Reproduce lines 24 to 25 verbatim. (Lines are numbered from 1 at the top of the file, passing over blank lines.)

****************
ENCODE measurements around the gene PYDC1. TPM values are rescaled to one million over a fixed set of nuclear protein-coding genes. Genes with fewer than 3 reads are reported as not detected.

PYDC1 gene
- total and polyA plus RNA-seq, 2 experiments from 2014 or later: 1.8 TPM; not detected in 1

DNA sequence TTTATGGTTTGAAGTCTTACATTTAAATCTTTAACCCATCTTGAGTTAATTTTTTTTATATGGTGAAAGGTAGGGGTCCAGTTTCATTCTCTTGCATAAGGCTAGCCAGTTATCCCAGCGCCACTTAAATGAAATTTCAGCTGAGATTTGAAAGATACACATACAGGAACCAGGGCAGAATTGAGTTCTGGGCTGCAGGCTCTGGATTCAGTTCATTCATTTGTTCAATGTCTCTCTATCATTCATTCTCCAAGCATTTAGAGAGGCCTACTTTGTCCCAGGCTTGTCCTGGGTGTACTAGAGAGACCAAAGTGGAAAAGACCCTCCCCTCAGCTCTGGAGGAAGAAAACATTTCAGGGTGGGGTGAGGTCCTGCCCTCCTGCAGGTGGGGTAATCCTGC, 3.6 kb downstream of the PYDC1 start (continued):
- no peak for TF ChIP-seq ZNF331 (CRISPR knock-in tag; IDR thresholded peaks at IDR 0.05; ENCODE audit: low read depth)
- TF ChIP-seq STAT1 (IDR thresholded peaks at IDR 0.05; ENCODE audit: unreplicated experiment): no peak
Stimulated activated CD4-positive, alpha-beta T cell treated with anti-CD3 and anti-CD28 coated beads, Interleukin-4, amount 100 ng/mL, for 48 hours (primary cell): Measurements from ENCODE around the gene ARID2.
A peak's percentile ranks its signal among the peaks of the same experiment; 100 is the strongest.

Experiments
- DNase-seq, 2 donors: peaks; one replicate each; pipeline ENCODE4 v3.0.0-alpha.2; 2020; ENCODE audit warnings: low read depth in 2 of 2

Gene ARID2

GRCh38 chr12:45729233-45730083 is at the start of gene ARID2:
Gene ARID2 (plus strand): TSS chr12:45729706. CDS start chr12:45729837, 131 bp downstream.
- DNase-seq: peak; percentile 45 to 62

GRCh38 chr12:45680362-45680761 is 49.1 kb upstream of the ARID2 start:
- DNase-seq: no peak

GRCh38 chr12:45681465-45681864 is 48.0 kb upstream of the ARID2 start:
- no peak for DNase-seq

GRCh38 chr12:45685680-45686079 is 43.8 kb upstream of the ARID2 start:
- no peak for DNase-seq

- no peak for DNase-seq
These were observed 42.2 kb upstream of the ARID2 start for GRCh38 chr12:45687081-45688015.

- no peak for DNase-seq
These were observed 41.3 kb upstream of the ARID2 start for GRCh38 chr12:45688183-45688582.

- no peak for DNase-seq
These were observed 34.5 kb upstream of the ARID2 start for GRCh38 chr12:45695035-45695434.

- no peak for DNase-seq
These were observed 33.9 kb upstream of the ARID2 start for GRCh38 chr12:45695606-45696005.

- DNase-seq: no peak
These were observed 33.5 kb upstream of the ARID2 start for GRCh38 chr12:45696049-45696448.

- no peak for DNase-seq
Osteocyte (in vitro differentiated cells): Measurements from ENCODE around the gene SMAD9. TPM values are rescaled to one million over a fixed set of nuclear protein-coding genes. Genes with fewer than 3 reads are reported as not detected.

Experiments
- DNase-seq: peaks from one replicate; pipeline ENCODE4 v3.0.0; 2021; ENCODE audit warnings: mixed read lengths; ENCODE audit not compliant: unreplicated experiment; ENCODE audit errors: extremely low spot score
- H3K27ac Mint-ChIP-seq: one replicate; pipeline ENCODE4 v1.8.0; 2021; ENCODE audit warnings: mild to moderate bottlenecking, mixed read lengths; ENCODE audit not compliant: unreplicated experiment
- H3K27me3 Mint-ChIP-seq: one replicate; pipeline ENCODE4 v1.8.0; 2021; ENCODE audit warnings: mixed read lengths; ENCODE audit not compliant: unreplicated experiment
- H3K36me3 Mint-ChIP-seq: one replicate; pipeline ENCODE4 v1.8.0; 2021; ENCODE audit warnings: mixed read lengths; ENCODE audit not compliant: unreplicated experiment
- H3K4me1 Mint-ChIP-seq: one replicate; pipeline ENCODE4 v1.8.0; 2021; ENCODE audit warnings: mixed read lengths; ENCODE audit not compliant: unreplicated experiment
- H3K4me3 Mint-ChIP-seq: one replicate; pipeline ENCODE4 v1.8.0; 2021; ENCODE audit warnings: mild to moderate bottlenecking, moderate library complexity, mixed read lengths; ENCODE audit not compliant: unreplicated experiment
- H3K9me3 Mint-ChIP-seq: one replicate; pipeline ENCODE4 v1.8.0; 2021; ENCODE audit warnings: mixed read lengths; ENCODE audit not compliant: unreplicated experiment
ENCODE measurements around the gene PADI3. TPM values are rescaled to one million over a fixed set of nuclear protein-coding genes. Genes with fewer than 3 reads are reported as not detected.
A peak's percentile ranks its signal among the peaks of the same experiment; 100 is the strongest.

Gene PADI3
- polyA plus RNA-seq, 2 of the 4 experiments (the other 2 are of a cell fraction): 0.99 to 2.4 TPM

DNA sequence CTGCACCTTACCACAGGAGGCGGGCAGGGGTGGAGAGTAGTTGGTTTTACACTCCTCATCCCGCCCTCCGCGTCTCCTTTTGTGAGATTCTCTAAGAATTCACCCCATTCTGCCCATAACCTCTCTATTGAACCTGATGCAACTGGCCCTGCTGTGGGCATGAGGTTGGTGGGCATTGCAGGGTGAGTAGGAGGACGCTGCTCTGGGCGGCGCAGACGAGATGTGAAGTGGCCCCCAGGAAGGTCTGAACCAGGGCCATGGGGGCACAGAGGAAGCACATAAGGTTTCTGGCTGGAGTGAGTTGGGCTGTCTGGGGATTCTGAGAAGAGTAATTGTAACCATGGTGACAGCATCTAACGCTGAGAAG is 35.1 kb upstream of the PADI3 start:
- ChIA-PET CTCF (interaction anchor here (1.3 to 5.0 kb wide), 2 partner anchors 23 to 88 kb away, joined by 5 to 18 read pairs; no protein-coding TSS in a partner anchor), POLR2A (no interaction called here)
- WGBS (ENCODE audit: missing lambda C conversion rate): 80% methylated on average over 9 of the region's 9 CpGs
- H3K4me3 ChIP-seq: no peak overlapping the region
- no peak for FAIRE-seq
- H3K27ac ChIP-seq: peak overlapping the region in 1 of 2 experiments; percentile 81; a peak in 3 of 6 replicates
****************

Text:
These were observed 41.3 kb upstream of the ARID2 start for GRCh38 chr12:45688183-45688582.

- no peak for DNase-seq